Malcolm Turnbull’s ascendency to the Prime Minister’s office has undoubtedly shifted Australian politics for the better. The Liberal Party now has a small-l liberal leader, and his promise of a ‘thoroughly liberal government’ is reassuring.
In the week since Turnbull was sworn in, there has been a noticeable shift in the tone and focus of Australian politics. The circus of personal attacks and tit-for-tat party games is giving way to a battle of ideas, and Australia is better for it!
On the same day Turnbull delivered a refreshing and much overdue call to arms on Australia’s problem with domestic violence, Opposition Leader Bill Shorten announced an extension to the HELP loan to support entrepreneurial students.
After riding on the back of Tony Abbott’s popularity for so long, Shorten will now be forced to articulate a coherent agenda for the future. Short term oppositionist rhetoric is no longer enough. Unlike Abbott, Turnbull does not fear the changing world, but embraces ‘the opportunities’ it brings.
We now have a leader focused on how Australia can drink from the fruits progress, and his rhetoric on living in the most ‘exciting’ era of time is as optimistic as it is inspiring. The voters are listening. The Liberals have not experienced a sugar hit in the polls so much as a liver transplant, bouncing from trailing on a lowly 48 percent 2 party-preferred to a strong 55 percent.
It is early days, to be sure, and Turnbull will need to make a clear case on how the his government’s policies differ from that of his predecessor. This is what his detractors will attack him on, so business as usual will not cut it. Thankfully, the signs are that Turnbull’s leadership is not just a facelift, but a complete makeover.
The $3 Billion in funding originally for the East-West Link has already been unlocked for Victorian rail, ending the needless gridlock after Abbott refused to unlock the money for political reasons. Housing affordability and increasing supply is on Treasurer Scott Morrison’s agenda, and taxation reform finally looks to be given more attention than mere lip service.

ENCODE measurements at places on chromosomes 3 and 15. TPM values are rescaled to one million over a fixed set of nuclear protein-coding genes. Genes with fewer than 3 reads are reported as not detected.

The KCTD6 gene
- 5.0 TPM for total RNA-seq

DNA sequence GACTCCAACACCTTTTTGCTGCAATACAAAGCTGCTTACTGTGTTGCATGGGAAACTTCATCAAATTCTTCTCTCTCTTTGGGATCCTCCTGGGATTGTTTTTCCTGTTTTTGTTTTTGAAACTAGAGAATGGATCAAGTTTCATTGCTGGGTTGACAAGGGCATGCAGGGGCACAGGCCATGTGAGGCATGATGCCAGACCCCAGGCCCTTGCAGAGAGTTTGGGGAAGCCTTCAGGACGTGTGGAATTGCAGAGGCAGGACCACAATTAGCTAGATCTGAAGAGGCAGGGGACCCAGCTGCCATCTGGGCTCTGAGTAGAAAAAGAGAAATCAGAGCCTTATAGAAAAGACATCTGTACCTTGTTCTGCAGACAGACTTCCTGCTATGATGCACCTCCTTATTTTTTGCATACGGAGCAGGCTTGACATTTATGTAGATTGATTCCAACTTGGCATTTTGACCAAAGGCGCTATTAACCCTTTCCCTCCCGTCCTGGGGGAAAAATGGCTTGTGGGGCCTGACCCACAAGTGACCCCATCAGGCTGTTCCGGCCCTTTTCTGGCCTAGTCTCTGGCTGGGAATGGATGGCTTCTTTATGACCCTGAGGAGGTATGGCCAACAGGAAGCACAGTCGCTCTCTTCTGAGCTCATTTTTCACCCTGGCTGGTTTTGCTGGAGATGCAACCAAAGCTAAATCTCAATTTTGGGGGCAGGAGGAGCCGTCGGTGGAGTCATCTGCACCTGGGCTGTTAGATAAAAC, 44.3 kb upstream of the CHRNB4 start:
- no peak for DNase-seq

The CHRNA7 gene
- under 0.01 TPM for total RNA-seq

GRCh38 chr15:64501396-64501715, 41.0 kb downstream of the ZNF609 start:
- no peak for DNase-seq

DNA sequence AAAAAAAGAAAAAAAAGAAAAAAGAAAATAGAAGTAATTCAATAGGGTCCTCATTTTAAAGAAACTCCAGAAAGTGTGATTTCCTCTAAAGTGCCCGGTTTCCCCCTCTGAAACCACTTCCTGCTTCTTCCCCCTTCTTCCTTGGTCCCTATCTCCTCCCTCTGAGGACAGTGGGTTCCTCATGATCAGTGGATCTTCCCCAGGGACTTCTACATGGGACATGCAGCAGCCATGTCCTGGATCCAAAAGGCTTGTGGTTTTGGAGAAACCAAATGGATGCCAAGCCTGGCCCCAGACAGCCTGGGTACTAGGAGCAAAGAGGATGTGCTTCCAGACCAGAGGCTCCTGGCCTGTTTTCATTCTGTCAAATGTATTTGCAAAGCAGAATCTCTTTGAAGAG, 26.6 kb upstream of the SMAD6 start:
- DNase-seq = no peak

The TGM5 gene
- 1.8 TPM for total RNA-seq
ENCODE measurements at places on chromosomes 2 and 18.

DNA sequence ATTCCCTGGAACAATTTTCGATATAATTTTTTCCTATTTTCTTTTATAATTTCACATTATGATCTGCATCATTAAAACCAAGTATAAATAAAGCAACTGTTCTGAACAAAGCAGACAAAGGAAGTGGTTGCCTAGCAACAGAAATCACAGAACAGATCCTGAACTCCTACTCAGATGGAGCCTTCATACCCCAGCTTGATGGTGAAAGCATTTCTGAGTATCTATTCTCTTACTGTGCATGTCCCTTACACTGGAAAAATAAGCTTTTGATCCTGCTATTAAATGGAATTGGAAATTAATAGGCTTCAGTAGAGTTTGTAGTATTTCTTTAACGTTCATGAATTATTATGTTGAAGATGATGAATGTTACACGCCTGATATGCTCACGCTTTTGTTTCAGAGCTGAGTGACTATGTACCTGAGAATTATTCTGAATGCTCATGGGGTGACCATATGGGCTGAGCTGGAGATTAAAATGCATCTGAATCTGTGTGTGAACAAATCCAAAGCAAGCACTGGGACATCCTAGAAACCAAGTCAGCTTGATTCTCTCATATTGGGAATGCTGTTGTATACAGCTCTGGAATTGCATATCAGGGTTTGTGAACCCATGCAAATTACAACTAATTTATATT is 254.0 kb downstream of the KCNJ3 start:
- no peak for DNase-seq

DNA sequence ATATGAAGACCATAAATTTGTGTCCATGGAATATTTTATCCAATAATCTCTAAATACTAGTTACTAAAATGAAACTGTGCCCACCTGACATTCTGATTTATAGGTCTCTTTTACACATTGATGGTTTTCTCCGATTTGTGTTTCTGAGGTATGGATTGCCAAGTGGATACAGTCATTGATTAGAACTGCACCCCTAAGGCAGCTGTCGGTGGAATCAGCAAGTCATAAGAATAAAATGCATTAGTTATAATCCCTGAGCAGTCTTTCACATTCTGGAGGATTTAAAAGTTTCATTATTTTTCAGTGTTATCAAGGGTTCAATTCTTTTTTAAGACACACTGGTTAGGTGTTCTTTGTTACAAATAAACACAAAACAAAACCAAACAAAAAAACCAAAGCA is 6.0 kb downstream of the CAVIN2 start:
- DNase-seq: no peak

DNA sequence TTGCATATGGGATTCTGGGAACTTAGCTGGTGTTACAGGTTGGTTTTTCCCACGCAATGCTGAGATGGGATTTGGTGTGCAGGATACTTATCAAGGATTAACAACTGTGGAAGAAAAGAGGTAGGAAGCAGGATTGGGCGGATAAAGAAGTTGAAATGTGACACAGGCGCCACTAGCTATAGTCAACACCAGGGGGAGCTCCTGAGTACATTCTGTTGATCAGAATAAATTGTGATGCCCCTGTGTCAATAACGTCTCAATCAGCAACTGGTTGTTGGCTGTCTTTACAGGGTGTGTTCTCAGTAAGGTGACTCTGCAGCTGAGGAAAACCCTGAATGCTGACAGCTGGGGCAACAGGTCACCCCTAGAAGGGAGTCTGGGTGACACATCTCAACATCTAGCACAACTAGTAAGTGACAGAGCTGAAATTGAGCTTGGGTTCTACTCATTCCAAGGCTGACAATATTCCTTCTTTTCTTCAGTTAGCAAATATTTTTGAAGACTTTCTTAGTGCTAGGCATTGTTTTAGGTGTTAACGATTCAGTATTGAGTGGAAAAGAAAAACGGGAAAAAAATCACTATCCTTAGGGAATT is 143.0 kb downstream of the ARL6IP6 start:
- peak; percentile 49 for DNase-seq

It is true that Turnbull is locked in on the plebiscite on Same-Sex Marriage and Direct Action on Climate Change, but both policies are not without merit. Promising a plebiscite on same-sex marriage after the 2016 election hands the issue over to the people, and such a position is fair from a political perspective – particularly for keeping the peace within his own party.
Direct Action might have its detractors, and while it is not the most ideal policy, it’s defensible in the sense that it does not interfere with Australia’s economic market while the rest of the world drags its feet. Until there is a worldwide consensus on a market solution to climate change, the government can, with some justification, stand by what is, in essence, an interim scheme.
However, Turnbull will need to refocus the government’s commitment to renewable energy, which had previously been pilloried under Abbott and Hockey’s stewardship. Kate Thornton, Chief Executive of the Clean Energy Council, has already passed comment on how Turnbull’s leadership is cause for renewed optimism in the sector.
That is the key word: optimism. There is a strong sense, even from those people that will never vote Liberal, that Australia is somehow more hopeful under Prime Minister Turnbull. Perhaps that is not so much from his own merit, but more a reflection on Tony Abbott.
Abbott’s legacy will render him as a wrecking ball in Australian politics. Short term opportunism, oppositionist rhetoric and a divisive Left-Right dichotomy were the hallmarks of his leadership of the party and the country. Yet he was merely a product of Canberra’s insularism that Australians have grown increasingly tired of over the past decade. Conventional wisdom treated long term reform as too difficult in a poll driven environment, and it was easier to play short term political games than articulate an agenda. Both major parties are responsible.
Turnbull is also a product of Australian politics, yet his situation is markedly different. His embrace of free market capitalism married to social liberalism is a welcome representation of Australian policy convergence over the past thirty years. The old paradigm of Left-Right politics has never been less relevant, and our current Prime Minister’s view of the world is testament to that. There is genuine hope that his leadership can take us somewhere new.